Lost In Transcription

Make no mistake, Being Cyrus is an effective little indie thriller and has a chance to find accepting urban audiences everywhere, desi or otherwise. But not with the English subtitles on the DVD release. The film itself is mostly in English but I usually have the titles on by default when watching stuff from India. I was fishing around for my remote when I realized something wasn't quite right with the onscreen words.

Right at the beginning of the film, our anti-hero, Cyrus (played by Saif Ali Khan), presents himself to an aged Parsi couple, Dinshaw (Naseeruddin Shah) and Katy Sethna (Dimple Kapadia). "I've come regarding your poetry school," he says. Except, the Sethnas actually run a pottery school. Otherwise, the subsequent scenes of Cyrus massaging mud doesn't make sense - unless the director was trying pass an oblique comment on the virtues of verse.

I was willing to let one typo slide. But just after that, Cyrus claims some of Dinshaw's works are on display at the "grooving museum" in New York as opposed to, oh, the Guggenheim. That's when I realized either the subtitlist had either partaken of some strong herb or his ability to transcribe English was sadly deficient or he was hard of hearing or he had performed his duties inside the engine room of a steam locomotive. Perhaps all of the above. Whatever it was, his (or her) transmissions from Spaceship Ganja definitely added an extra dimension to our viewing experience.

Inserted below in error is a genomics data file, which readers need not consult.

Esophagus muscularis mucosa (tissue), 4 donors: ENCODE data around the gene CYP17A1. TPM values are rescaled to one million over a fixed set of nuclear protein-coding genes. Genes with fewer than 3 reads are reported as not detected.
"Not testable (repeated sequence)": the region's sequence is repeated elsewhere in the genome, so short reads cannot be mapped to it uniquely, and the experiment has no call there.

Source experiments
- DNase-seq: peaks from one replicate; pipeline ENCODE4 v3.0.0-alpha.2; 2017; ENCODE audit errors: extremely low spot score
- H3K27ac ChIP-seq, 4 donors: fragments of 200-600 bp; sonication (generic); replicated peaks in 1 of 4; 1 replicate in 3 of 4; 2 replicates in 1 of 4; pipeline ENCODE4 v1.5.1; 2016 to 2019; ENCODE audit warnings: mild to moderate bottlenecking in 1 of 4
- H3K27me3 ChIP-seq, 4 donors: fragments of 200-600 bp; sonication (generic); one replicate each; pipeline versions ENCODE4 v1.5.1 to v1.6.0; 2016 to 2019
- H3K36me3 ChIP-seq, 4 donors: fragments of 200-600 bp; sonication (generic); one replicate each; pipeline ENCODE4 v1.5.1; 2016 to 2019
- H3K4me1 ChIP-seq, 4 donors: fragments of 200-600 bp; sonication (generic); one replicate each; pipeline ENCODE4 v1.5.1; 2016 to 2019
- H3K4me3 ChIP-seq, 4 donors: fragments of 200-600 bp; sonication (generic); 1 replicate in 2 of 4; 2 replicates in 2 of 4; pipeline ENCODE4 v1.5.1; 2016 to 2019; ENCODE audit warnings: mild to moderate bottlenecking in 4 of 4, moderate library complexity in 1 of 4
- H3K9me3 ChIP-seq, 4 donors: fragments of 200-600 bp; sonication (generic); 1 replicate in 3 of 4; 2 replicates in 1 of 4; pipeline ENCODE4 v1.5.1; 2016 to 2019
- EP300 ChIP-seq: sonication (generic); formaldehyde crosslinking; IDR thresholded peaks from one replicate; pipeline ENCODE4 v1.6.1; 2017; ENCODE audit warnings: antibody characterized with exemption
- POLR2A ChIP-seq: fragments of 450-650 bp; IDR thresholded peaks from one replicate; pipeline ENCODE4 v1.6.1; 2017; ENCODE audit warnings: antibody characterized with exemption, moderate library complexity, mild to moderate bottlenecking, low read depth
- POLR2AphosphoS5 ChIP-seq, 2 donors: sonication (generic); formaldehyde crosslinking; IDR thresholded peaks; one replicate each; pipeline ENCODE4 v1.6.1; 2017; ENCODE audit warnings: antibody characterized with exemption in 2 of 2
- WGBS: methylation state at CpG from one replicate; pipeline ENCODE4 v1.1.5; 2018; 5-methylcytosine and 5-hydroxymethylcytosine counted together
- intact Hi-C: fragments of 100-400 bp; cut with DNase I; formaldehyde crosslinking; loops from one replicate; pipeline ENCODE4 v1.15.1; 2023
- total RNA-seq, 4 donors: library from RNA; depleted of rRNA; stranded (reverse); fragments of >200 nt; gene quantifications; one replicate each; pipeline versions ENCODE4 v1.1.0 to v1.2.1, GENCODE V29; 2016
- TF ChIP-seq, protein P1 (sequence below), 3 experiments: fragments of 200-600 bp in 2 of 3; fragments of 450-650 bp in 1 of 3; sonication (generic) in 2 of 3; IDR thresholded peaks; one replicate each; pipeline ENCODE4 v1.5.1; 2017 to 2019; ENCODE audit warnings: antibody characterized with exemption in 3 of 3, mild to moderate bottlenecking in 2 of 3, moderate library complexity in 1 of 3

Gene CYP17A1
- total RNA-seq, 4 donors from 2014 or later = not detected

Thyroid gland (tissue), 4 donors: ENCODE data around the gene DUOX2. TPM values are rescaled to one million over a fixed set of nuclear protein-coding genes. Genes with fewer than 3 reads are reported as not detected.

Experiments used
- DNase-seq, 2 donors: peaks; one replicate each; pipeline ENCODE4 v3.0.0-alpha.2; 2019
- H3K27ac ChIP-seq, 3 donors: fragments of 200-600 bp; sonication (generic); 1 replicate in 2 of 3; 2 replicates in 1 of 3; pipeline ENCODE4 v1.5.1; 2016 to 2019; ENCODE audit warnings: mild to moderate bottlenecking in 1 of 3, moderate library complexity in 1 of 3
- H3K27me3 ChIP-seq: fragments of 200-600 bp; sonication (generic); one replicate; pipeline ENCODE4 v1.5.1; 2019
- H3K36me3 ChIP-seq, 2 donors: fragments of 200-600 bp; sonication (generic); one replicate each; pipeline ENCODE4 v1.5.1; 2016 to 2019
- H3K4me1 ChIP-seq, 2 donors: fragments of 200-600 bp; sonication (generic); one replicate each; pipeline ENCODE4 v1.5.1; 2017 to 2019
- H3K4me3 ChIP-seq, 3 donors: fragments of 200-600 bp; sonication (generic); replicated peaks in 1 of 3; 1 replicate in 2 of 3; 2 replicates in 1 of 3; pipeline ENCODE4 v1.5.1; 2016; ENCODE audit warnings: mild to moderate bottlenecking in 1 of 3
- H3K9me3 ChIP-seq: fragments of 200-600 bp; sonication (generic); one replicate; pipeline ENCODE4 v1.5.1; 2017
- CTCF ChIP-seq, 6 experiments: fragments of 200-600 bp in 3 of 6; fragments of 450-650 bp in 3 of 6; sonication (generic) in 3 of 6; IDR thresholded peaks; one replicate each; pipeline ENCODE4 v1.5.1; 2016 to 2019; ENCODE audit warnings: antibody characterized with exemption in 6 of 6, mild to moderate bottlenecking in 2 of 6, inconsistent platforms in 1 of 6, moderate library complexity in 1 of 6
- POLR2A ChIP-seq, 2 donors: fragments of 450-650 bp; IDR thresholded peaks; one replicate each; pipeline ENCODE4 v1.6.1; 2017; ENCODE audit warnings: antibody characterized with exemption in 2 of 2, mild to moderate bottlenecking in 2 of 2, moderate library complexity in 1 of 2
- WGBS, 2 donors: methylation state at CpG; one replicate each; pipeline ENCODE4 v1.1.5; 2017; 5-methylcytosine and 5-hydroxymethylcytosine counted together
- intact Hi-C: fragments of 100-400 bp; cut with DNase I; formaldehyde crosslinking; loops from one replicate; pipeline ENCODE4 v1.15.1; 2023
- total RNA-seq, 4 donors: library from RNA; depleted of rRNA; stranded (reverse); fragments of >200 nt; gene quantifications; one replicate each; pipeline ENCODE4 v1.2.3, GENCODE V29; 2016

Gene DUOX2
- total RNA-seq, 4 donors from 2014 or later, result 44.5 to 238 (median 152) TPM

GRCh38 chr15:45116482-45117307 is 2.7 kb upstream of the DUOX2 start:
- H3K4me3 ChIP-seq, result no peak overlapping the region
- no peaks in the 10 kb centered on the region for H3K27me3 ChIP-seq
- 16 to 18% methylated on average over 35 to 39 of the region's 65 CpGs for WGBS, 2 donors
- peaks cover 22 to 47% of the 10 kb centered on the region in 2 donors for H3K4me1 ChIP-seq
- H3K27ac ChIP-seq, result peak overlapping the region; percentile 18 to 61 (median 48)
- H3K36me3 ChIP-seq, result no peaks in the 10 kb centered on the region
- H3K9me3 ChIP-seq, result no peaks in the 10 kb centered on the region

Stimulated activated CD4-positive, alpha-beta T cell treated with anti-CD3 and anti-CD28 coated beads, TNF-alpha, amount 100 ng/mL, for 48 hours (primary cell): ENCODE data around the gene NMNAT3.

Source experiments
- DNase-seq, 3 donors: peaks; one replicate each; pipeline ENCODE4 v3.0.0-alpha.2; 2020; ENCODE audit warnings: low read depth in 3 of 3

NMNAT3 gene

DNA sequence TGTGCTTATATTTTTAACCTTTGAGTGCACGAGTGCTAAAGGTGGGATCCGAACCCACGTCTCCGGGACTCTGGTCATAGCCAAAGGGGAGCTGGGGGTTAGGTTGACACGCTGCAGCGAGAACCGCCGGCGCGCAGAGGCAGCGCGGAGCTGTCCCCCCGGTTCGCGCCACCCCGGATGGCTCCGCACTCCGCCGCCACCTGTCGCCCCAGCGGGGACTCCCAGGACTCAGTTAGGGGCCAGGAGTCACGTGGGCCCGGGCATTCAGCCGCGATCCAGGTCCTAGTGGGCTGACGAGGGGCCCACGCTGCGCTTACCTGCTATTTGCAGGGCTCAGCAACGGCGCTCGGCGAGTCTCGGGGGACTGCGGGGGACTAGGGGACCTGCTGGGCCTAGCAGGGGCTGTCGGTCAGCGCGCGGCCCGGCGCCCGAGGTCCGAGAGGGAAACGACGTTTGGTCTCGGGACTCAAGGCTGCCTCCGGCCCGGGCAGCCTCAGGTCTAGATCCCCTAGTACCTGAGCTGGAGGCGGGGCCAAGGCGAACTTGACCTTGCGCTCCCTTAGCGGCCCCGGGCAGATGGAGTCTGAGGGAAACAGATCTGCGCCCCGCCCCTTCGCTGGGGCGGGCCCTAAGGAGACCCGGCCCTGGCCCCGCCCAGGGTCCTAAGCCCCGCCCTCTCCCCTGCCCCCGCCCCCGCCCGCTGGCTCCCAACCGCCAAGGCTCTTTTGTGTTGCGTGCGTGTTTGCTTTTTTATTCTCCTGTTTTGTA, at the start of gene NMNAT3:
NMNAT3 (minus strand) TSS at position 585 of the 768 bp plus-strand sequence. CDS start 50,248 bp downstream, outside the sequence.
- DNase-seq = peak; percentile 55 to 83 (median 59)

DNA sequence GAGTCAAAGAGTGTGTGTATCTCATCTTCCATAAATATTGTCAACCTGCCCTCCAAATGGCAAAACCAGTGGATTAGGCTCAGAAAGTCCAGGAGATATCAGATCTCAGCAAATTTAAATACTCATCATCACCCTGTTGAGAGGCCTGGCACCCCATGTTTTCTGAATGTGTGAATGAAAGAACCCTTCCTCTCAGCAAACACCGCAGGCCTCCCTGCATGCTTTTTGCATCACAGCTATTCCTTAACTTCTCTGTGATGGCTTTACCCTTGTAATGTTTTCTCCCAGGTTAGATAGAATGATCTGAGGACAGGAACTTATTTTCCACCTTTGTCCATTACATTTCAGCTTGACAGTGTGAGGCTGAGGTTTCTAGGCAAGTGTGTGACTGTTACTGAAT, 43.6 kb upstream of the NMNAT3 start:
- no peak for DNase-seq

For example, did you know that Mars was a "marshal planet" and that your half baked aspirations could turn into "half day desperations?" Katy could be played like a "vilon" and, given Dimple Kapadia's continuing oomph, I want to know what a "vilon" is and how does one play it. Apparently, it was also possible to "live like a popper" and you could do so in a place called "Punch Gun" which, presumably, is not far from Panchgani, the initial setting of the film. This must be a magical place because in order to bite the hand that feeds them, you had to "buy 100 feet." Hope they use deodorant over there.

As the film progressed, the transcriptions grew more poetic, wistful even. "He has a very bad sprain" became "he has a very bad spring." A police officer complained death was "starring at him all the time." Must be tough to play second fiddle to the Grim Reaper. In his presence, "handcuffs" morphed into "hand coughs" and "you have a way with words, inspector" soared to "you have ways to hit the words, inspector." Indeed.

The language grew more heated towards the end and our intrepid subtitlist spared no efforts in hiding our blushes. "Sweet old bugger" was censored to "sweet old baba." Frustrated teens might argue they are one and the same but still! Apparently, you also cannot make an "amlate" without breaking eggs. And, once you've made a mess thus, do you clean with "meticulous care?" No, our man felt you have to clean with "medicare." Strong comment on the lamentable state of US healthcare perhaps but a little out of place in a thriller from Mumbai. Finally, being a bit of a showman, our man saved the best for last. Towards the end of the film, a character emoted with great sadness, "no matter what happens during a chess game, the king and the porn always go back to the box."

Intent as our transcriptor was in deciphering the mysteries of the universe, he had an omission I found quite perplexing. In some parts of the film, the dialogue shifts to non-English. Those had no subtitles.

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- May 11, 2006 7:04 PM // Film , Select